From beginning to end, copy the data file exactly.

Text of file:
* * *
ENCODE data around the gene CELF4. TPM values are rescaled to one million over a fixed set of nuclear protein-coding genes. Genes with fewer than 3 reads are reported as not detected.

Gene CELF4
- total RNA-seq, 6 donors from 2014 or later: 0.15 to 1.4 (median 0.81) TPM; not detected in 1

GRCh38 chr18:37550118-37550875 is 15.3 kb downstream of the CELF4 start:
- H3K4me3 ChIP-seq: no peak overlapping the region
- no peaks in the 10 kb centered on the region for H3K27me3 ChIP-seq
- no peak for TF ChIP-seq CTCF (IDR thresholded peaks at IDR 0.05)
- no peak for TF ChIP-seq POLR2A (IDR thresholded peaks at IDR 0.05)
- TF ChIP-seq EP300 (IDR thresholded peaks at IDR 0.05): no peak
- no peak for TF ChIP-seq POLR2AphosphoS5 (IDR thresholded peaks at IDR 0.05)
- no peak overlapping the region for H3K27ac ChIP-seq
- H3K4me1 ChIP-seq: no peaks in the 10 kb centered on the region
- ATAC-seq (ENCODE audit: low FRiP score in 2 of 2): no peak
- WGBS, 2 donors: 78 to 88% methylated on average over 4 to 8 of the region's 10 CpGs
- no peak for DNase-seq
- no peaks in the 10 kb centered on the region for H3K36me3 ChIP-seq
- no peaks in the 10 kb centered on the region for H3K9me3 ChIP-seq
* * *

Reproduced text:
ENCODE data around the gene CELF4. TPM values are rescaled to one million over a fixed set of nuclear protein-coding genes. Genes with fewer than 3 reads are reported as not detected.

Gene CELF4
- total RNA-seq, 6 donors from 2014 or later: 0.15 to 1.4 (median 0.81) TPM; not detected in 1

GRCh38 chr18:37550118-37550875 is 15.3 kb downstream of the CELF4 start:
- H3K4me3 ChIP-seq: no peak overlapping the region
- no peaks in the 10 kb centered on the region for H3K27me3 ChIP-seq
- no peak for TF ChIP-seq CTCF (IDR thresholded peaks at IDR 0.05)
- no peak for TF ChIP-seq POLR2A (IDR thresholded peaks at IDR 0.05)
- TF ChIP-seq EP300 (IDR thresholded peaks at IDR 0.05): no peak
- no peak for TF ChIP-seq POLR2AphosphoS5 (IDR thresholded peaks at IDR 0.05)
- no peak overlapping the region for H3K27ac ChIP-seq
- H3K4me1 ChIP-seq: no peaks in the 10 kb centered on the region
- ATAC-seq (ENCODE audit: low FRiP score in 2 of 2): no peak
- WGBS, 2 donors: 78 to 88% methylated on average over 4 to 8 of the region's 10 CpGs
- no peak for DNase-seq
- no peaks in the 10 kb centered on the region for H3K36me3 ChIP-seq
- no peaks in the 10 kb centered on the region for H3K9me3 ChIP-seq